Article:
The world premiere musical Little Dancer, now playing at Kennedy Center’s Eisenhower Theatre, takes us back to a time when musicals depended upon good storytelling and a strong score. Let’s face it; technology in theatre has given writers an excuse to get lazy because they know the physical elements will cover what’s wrong with the material.
With a score by the Tony Award winning team of Stephen Flaherty (music) and Lynn Ahrens (lyrics) and direction and choreography by another Tony winner Susan Stroman, Little Dancer soars big time in every way.
Lynn Ahrens also wrote the book and while it is a simple story it comes across very theatrically. It basically is about following your passion and doing what you need to do to in order to survive while you are making your dreams happen.
…’Little Dancer’ soars big time in every way…bar none the best musical I have seen all year.
As you might know the story is inspired by a famous sculpture called Little Dancer by artist Edgar Degas. Here we get an idea of what might have gone into the creation of this famous piece of art. Marie van Goetham (Rebecca Luker) was the model for Degas and after his death she returns to his studio where she had posed for him prior. When she arrives she finds the items in the place being cataloged by the Museum Cataloguer (Jenny Powers). Thus begins the story of Marie in flashback form. Young Marie (Tiler Peck) hasn’t had it easy. Her mom (Karen Ziemba) runs a laundry to make money and is an alcoholic. She tends to steal money out of Marie’s salary from the Paris Opera Ballet where Marie is part of the company.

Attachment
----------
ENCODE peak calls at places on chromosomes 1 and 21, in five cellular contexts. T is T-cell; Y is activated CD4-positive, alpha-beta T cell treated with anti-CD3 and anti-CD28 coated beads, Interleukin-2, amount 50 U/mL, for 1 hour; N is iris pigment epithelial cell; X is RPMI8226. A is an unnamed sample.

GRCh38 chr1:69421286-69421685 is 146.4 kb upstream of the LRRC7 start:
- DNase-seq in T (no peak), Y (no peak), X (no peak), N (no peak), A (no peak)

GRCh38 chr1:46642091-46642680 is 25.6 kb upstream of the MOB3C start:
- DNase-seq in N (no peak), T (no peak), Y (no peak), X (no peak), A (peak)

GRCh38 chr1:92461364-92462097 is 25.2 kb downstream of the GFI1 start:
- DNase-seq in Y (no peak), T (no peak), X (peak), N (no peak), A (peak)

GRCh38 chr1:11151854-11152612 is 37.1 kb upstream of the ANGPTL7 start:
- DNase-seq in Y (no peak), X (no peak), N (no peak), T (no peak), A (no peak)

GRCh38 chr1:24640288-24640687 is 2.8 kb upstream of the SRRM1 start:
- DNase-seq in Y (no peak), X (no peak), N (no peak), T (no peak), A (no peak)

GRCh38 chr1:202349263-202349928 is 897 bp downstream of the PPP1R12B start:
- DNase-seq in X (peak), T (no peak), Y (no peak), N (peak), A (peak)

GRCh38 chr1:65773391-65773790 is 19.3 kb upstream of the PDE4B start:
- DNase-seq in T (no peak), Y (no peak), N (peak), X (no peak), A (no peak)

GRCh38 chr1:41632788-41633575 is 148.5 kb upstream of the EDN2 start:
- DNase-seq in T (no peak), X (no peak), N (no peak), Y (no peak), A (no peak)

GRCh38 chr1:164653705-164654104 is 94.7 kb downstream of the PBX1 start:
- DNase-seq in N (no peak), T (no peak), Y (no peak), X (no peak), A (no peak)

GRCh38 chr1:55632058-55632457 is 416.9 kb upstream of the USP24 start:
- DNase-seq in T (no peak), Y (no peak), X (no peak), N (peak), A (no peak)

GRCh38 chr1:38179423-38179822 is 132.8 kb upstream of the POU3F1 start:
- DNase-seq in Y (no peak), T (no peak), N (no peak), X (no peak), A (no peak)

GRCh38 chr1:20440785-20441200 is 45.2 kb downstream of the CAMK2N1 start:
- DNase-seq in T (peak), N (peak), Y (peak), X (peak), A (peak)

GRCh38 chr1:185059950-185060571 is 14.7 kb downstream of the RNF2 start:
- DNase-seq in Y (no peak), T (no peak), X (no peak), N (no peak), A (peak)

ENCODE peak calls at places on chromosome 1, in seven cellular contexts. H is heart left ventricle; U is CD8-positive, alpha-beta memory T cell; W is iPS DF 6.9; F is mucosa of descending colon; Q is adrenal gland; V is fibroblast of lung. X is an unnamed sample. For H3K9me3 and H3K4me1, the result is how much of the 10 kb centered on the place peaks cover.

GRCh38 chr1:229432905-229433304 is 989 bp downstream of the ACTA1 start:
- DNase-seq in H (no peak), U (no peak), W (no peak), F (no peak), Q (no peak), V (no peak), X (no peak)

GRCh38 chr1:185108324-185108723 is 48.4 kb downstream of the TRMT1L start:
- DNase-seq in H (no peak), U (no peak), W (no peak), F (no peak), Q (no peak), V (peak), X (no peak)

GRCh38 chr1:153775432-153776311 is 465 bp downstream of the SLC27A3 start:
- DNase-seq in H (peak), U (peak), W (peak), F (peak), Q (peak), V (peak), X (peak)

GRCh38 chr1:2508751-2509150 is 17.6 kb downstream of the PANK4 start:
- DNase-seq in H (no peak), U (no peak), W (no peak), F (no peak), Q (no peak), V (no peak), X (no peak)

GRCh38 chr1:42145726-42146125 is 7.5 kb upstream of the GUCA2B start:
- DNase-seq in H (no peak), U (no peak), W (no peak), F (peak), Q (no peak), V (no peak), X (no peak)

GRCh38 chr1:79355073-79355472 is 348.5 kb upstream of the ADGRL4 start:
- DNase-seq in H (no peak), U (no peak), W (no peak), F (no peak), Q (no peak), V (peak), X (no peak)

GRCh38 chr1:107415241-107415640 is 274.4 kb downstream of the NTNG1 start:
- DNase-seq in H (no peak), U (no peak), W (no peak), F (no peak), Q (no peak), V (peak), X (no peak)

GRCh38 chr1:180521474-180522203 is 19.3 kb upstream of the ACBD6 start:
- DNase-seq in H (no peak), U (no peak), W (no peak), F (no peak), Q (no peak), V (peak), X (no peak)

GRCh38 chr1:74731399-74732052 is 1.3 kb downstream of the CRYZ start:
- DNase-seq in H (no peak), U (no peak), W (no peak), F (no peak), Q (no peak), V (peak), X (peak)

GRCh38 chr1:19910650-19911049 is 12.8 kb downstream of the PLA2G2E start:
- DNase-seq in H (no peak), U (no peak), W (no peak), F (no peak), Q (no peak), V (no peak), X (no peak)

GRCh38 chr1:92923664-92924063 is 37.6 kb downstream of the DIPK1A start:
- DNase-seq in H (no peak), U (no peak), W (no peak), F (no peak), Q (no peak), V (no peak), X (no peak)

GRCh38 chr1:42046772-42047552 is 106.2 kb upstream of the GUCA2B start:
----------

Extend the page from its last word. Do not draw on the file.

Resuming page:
Marie’s sister Charlotte (Sophia Anne Caruso) has the same dream of becoming a dancer like her big sister. In order to “help” get money Marie has an uncanny knack for pick-pocketing. One day she picked the wrong pocket. She lifted money from Edgar Degas (Boyd Gaines) to be able to afford a good pair of ballet slippers. In order to repay the debt, Degas insists that Marie model for him. Meanwhile choreographer Philippe de Marchal (Seán Martin Hingston) is looking for a featured dancer for a new ballet. After auditioning the other girls he chooses Marie. The night before, Marie was hit by her mom and her eye was badly bruised. Marchal was casting for a street urchin character and thought Marie looked the part. (Guess the black eye helped matters.) Marie has been warned by the company that if she continues to pose for Degas she will be dismissed. She does not heed the warning and eventually after the statue is put on display and is being called some pretty bad things, Marie is dismissed.
I don’t get excited over a whole lot that I see nowadays but this show is a big exception. Starting with the beautiful score by Ahrens and Flaherty, we start with a haunting dance theme for Marie that is heard throughout. Then our big opening number called “C’est de Ballet” gets us rolling. From there we have a lovely sister song called “Little Hole in the Wall” which refers to a hiding place for Marie’s money from her mom. A little further in act one there is a great number for Christian (Kyle Harris) who is the ballet company’s violinist called “Musicians and Dancers and Fools.” But perhaps one of the strongest songs in act one is called “In Between” which is performed by Degas. It’s like an eleven o’clock song but much earlier in the evening.